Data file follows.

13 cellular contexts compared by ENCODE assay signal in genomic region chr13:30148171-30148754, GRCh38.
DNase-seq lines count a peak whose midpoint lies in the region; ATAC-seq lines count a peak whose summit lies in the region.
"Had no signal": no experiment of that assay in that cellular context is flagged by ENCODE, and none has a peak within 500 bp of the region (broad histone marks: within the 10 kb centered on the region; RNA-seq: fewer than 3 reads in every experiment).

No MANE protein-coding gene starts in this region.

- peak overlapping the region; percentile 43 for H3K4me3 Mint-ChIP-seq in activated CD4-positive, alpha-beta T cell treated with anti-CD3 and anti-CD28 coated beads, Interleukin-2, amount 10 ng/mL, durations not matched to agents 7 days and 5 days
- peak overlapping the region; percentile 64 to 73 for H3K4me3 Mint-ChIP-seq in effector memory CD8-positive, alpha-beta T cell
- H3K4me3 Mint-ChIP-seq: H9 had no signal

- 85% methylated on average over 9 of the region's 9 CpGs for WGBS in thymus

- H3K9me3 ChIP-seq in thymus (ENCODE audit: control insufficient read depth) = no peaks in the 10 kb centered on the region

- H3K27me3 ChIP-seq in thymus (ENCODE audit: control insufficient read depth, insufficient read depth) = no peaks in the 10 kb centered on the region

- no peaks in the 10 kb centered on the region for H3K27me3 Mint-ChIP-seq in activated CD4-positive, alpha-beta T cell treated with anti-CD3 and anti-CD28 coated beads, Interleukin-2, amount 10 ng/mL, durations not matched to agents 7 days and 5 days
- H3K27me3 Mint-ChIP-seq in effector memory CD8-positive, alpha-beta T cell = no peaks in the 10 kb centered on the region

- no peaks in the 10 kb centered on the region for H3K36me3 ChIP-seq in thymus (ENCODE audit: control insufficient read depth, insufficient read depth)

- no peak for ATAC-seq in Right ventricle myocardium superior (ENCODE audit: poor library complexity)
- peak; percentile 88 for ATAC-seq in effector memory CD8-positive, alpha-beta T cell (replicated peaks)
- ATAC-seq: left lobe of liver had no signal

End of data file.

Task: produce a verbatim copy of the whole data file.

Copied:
13 cellular contexts compared by ENCODE assay signal in genomic region chr13:30148171-30148754, GRCh38.
DNase-seq lines count a peak whose midpoint lies in the region; ATAC-seq lines count a peak whose summit lies in the region.
"Had no signal": no experiment of that assay in that cellular context is flagged by ENCODE, and none has a peak within 500 bp of the region (broad histone marks: within the 10 kb centered on the region; RNA-seq: fewer than 3 reads in every experiment).

No MANE protein-coding gene starts in this region.

- peak overlapping the region; percentile 43 for H3K4me3 Mint-ChIP-seq in activated CD4-positive, alpha-beta T cell treated with anti-CD3 and anti-CD28 coated beads, Interleukin-2, amount 10 ng/mL, durations not matched to agents 7 days and 5 days
- peak overlapping the region; percentile 64 to 73 for H3K4me3 Mint-ChIP-seq in effector memory CD8-positive, alpha-beta T cell
- H3K4me3 Mint-ChIP-seq: H9 had no signal

- 85% methylated on average over 9 of the region's 9 CpGs for WGBS in thymus

- H3K9me3 ChIP-seq in thymus (ENCODE audit: control insufficient read depth) = no peaks in the 10 kb centered on the region

- H3K27me3 ChIP-seq in thymus (ENCODE audit: control insufficient read depth, insufficient read depth) = no peaks in the 10 kb centered on the region

- no peaks in the 10 kb centered on the region for H3K27me3 Mint-ChIP-seq in activated CD4-positive, alpha-beta T cell treated with anti-CD3 and anti-CD28 coated beads, Interleukin-2, amount 10 ng/mL, durations not matched to agents 7 days and 5 days
- H3K27me3 Mint-ChIP-seq in effector memory CD8-positive, alpha-beta T cell = no peaks in the 10 kb centered on the region

- no peaks in the 10 kb centered on the region for H3K36me3 ChIP-seq in thymus (ENCODE audit: control insufficient read depth, insufficient read depth)

- no peak for ATAC-seq in Right ventricle myocardium superior (ENCODE audit: poor library complexity)
- peak; percentile 88 for ATAC-seq in effector memory CD8-positive, alpha-beta T cell (replicated peaks)
- ATAC-seq: left lobe of liver had no signal